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*We have never had it so bad

Published by The Nation on Sun, 19 May 2019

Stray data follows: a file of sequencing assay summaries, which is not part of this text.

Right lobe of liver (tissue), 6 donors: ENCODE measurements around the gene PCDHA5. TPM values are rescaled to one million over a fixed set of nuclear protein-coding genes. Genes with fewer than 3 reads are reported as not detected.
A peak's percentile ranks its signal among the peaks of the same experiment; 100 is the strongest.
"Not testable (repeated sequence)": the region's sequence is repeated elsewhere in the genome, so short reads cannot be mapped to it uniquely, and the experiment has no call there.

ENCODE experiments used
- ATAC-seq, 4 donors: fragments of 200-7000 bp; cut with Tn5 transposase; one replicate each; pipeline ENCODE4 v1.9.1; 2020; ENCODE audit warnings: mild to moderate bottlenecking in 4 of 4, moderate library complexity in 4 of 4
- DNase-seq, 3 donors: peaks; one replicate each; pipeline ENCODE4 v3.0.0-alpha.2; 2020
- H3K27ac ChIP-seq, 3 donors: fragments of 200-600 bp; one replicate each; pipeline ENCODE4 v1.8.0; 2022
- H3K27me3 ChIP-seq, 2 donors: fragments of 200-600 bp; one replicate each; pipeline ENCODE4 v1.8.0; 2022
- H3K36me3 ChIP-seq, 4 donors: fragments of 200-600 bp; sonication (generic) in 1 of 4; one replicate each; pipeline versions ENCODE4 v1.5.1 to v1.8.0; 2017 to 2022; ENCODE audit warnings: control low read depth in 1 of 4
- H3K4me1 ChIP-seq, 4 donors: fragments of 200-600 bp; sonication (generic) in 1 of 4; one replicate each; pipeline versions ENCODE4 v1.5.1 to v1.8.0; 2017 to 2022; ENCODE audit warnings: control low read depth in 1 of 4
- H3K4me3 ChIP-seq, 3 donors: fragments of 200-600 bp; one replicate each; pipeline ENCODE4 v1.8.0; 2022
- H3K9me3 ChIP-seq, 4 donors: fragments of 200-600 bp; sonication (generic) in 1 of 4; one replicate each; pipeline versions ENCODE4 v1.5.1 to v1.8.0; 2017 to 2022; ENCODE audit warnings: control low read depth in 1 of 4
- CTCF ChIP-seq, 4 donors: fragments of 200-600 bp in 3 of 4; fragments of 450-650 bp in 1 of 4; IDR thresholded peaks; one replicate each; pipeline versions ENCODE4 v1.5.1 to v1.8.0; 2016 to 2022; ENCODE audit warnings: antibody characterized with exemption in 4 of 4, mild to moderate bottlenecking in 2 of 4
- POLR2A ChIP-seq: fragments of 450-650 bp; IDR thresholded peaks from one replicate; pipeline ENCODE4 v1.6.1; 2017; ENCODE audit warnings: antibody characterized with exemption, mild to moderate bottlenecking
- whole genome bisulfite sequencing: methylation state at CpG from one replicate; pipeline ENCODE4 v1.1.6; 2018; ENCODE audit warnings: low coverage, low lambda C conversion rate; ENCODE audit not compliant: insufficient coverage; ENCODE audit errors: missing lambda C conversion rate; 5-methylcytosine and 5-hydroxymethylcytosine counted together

Rummaging through the Palladium archive, this piece pops up as a ready offer to help the reader reminisce on the sameness and tedium of Nigerian politics. Very little has changed since 2007 when it was first published in January of that year. No wonder the French say plus ca change, plus cest la meme chose (The more things change, the more they stay the same). This piece, with all its connotative parallels, should at least elicit a wry smile from even the most implacable of critics. Savour it.WHILE I was on vacation, momentous events occurred. Because I stayed discreetly away from news about Nigeria, I had some respite from depressing stories and was tempted to even begin thinking less harshly of President Olusegun Obasanjo and his third-rate cabinet. My discreet isolation was, however, not total. Now and then, some really stubborn news flittered through the thick layers of my self-imposed isolation. Those news were hotly pursued by the comical and amateurish manipulations in the House of Assembly in Oyo and Anambra States, and the equally elliptical interpretation of our cherished constitution by Bayo Ojo, Minister of Justice. (See Court of Appeal below).My colleagues and others unknown to me have done a great job of assaulting the palladium of lawlessness in the political parties and in government. But at the risk of repeating myself and therefore sounding like a boor, I cannot help but refer the reader to the grand opportunities being wasted by the principal actors in the Obasanjo presidency. You know I have had a bad opinion of the Peoples Democratic Party (PDP). The party claims to be a truly national party, one that gives power to the people. Both claims are, or course, dubious. The PDP perhaps sees its spread all over the country, especially among teeming jobholders and sundry rabble rousers, as proof of its national identity. But there is always a huge difference between fact and fiction and between geography and reality. PDPs geographical spread is incontrovertible; but that is all it can claim. It has not spread in the hearts and minds of Nigerians. Instead, it has become an insular assemblage of a few men Obasanjo, Tony Anenih (now less so), Olabode George, Dr. Ahmadu Ali and their motley spokesmen bonded together by their common contempt for the constitution and the rule of law.As to the partys claim to be an expression of power to the people, the PDP here combines mendacity with arrogance. Its life and passion have been devoted, since 1999, to nothing else but taking power away from the people. Even if we avoid the sophistry of discussing indirect power economic, educational and otherwise it is still obvious that the PDP has taken every ounce of direct power away from the people. It did it in 2003 when some states recorded 99 per cent voter turnout, when twice many people voted for the president than the governor in the same state and same election time, and when it treasured and cultivated lawmakers who disregarded the constitution during impeachment proceedings. (See Federal-inspired lawlessness in Ibadan).Apart from the lengthy and consistent weakening of the National Assembly, the PDP-controlled federal government has woven a tapestry of usurper governments around many states where minority lawmakers were cajoled by security agencies to unseat their majority colleagues, and thereafter their governors. Court judgments were either disregarded or the court were generally circumvented. Instinctively, the PDP marked every constitutional provision that discomfited it and every politician that disgraced its argument, for destruction or decapitation. The history of the party and the federal government it controls is one of enduring and remorseless lawlessness. A natural concomitance of this lawlessness is the upsurge in crime in the country and more brazenness by the presidency.A corollary of the convention that took place during my vacation was the demystification of many politicians. Retired army brigadier, Buba Marwa, was a perfect example of this category. His tenure in Lagos was judged by many a success, especially following hard on the heels of the do-nothing Olagunsoye Oyinlola. But Marwas flip-flop, fluid principles and eager subordination of his values to the whims of the presidency in the fight against the Vice president, Atiku Abubakar, showed him to be as dangerously hollow and capricious as the president himself. Despite Marwas acrobatics, he was fully trounced at the PDP convention, thus signalling perhaps the end of his politics. He was arguably a better administrator than many, including the president, but he was also lacking in character as nearly all Nigerian politicians are. Like former head of state, Ibrahim Babangida, he came into national life a disputed hero, and he is leaving it much the same way he came in: disputed, evasive, demystified and ordinary.I may have missed the convention, but how could I miss the selection of the Governor of Katsina State, Umar Musa YarAdu, as the standard-bearer of the PDP in the coming presidential election' How could I miss the uncanny resemblance of his selection to the process that led to the emergence of Chief Obasanjo himself in 1998, when Babangida played God and affected to know more than everyone else what kind of man we needed' Our sufferings, the shallowness of our democracy, the pervasive lawlessness, and the alienation, frustration and despair in the land are all testimonies to the folly of one man and one imposition. And we seem doomed to relive 1998, and to a little extent, 1978, all over again with the foisting of Malam YarAdua on the PDP and the wild and sweeping talk about April 2007 as if it were a certainty he and the PDP would win.The perilous time we live in is compounded by the trashiness of the Obasanjo cabinet, now downsized, with barely four months to go before a new government is inaugurated. It is a salient mark of the poverty of this federal government that its brightest minds include Femi Fani-Kayode, whose strength is embedded in his ineffectual world; Uba Sani, the archetypal jobholder and migrant mind; Nasir el-Rufai, all bluster and no tactics; Nuhu Ribadu, whose sweeping generalization and epigrammatic style has won him more distrust than respect, and that common denominator of planlesness, Babalola Borishade, whom no one seems sure is either a Ph.D. holder or professor.But a poorly assembled cabinet can be redeemed by a scrupulous adherence to constitutionality and due process. Instead, everywhere we turn, all sorts of adulterine laws and edicts are imposed on the people, and the government all but gets away with murder. This is our condition as we prepare for general election in April, elections whose outcomes seemed already predetermined. It is instructive that despite all this, and all the constitutional infractions, the president has not been impeached. Our pusillanimous National Assembly and Nigerias excessively religious population preach and pray for inaction. Perhaps it is time we modified our prayers to include not only peace in Nigeria but justice for all our people. It is this quest for justice that has seized the National Judicial Council (NJC) and explains the well-meaning changes taking place in the body. Justice, as we all know, can occasion intense pains for perpetrators of injustice. We need to look in this direction if the elections are to be free and fair, and if the right leaders are to replace the present caucus of hollow and ritualistic leaders.